Don’t Skip Thanksgiving (whatever you do)

Thanksgiving falls between two commercial holidays. The fact that no one has figured out how to make a lot of money off of it, has esentially saved it. I am grateful.

There is a lot to like about Thanksgiving. I love the fact we don’t buy each other gifts. You don’t have to draw names in advance. You don’t have to get a loan to celebrate Thanksgiving. You buy some food, make it, eat it and clean it up. Simple. Come to think of it, this year you may have to get a loan to buy food. Gas to go to Grandma’s? Another loan but I digress.

I love the fact that we have one standardized Thanksgiving narrative (regardless of historical accuracy) and we stick to it. I am glad we don’t have fictional stories on Thanksgiving. No one wants to hear about the Thanksgiving Puritan riding in a magical Buggy pulled by freerange, anti-biotic and steroid free turkeys who travel all over the world on Thanksgiving Eve delivering unusually appreciative children cans of canned, gelatinous cranberry sauce and tossing in corporately sponsored can openers.

Thanksgiving is about turkey, dressing, mashed potatoes, gravy, your Nana’s special dish and desserts made of pumpkins, cherries and pecans. It is about family, friends and football but most of all it is about taking time to remember. Thanksgiving is where we have conversations with people long since gone who sit in empty chairs in the houses of our childhoods. We smile at them and they smile back. We used to sing a song at church called, “Count Your Blessings” and for me, Thanksgiving is a time to do just that. “Count your blessings, name them one by one.”

With Halloween out of the way and November upon us, it is time to lock into Thanksgiving. Here are twelve Pre-Thanksgiving hacks that I humbly offer to you and yours:

1) Make everyone stay at the table for a full hour. Set a timer. No one leaves. No one. “Are you done eating? Who cares? Sit down.” And not a bit of dessert or a sip of coffee for forty-five minutes.

2) No phones at the table. None. If you look at your phone, it goes in the turkey carcass with the stuffing until supper. If your phone rings, you are doing dishes. No exceptions. Late violations can carry over to next year.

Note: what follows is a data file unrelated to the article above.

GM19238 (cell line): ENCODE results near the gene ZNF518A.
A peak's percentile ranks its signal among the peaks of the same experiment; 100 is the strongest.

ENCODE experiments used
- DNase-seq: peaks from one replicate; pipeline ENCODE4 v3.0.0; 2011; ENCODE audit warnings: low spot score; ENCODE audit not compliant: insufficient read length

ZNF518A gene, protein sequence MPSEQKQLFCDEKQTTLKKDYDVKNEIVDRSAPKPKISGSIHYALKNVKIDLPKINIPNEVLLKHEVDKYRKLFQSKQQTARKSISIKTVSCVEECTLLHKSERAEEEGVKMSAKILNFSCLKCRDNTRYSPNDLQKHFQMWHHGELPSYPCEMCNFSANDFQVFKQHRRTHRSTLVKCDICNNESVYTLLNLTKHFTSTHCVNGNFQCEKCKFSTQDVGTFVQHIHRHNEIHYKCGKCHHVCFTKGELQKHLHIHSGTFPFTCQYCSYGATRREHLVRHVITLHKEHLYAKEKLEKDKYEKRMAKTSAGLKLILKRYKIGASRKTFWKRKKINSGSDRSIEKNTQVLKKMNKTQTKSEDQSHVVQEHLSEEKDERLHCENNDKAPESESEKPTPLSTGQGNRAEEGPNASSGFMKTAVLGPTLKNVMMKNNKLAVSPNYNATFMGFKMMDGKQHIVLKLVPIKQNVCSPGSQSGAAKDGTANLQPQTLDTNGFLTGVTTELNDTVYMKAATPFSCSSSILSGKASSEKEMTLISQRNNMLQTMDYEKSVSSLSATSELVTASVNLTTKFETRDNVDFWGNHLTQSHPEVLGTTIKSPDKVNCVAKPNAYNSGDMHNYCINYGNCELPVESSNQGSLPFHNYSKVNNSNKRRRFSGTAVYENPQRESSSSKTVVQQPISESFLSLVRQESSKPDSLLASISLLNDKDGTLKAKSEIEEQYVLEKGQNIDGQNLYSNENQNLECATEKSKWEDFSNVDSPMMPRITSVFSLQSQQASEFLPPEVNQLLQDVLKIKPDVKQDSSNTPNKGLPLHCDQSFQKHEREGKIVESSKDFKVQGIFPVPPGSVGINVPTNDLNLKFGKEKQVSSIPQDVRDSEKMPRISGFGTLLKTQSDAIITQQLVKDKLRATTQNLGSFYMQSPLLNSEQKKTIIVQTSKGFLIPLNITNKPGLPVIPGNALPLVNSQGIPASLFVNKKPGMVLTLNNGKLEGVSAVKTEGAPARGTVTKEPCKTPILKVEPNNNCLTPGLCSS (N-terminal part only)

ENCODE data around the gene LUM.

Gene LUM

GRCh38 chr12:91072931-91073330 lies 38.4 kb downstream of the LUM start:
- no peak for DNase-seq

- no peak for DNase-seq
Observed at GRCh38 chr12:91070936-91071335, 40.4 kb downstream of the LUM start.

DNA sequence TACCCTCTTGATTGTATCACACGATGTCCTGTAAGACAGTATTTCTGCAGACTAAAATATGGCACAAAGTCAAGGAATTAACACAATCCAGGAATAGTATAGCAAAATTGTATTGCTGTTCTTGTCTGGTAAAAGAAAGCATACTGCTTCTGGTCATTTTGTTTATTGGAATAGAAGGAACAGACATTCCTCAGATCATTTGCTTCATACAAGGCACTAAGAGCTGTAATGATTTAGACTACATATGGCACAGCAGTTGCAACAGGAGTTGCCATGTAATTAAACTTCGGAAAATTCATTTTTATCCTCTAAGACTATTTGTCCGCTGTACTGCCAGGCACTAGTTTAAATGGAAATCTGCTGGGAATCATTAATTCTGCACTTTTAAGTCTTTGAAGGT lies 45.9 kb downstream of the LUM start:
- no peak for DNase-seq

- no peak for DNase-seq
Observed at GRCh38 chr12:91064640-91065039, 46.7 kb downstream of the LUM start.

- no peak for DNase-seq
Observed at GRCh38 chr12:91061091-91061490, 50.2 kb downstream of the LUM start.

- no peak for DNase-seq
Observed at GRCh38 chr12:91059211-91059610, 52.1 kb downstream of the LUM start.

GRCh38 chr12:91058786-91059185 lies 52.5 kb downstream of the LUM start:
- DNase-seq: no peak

3) Say grace. Old fashioned. Heads bowed, eyes closed, holding hands. Have the patriarch or matriarch do it. Kids are cute. Let old people say grace. One person can keep their eyes open to monitor.

4) Remember those by name who are not in their chairs this year. Speak out the names of deceased loved ones. Remember their lives, place in your family and their sacrifice.

5) Tell your favorite Thanksgiving stories. The year of the huge Thanksgiving blizzard. The year when it was like summer outside and everyone went on a walk. The big family football game of 1972. The sweet potato casserole debacle of 2001. When the dog ate the turkey. Get out the old photos. The kind you don’t have on your phone.

6) Laugh. A lot. Tell your funniest family stories. Make them better than last year.

7) Count your blessings. Slow it down. Focus on what you have in front of you instead of what or who is missing. Have people share one thing for which they are thankful right before dessert.

8 ) Tell the people around your table just how much you love them and why they are special to you. There are no guarantees they will be here next Thanksgiving. Or you either for that matter.

9) Help clean up and stick around. Clear the table. Watch some football. Remember great Thanksgiving football games past! Google Clint Longley. Take a nap. Go on a walk. Drink coffee. Drink more coffee.

10) Give thanks. Find a moment to get away, drop to your knees and personally tell God thank you.

11) Don’t talk politics. If anyone does, construct them a home-made political button denoting the opposite party and touting the name of their least favorite president of all time. Make them wear it all day. No button, no pie.

12) Make the best of things. Things will never be “perfect.” Take what you have and make the best of it. No matter how things go, at least you are not a turkey.

Why do I write? Because you wouldn’t want to eat the turkey and dressing, gobble up the pie and miss the point.

Rev. Shane L. Bishop has been the Senior Pastor of Christ Church in Fairview Heights, Illinois since 1997.


Published by Rev. Shane L. Bishop

Senior Pastor of Christ Church, Fairview Heights, IL since 1997. I am an orthodox Christian but I am not in a bad mood about it.

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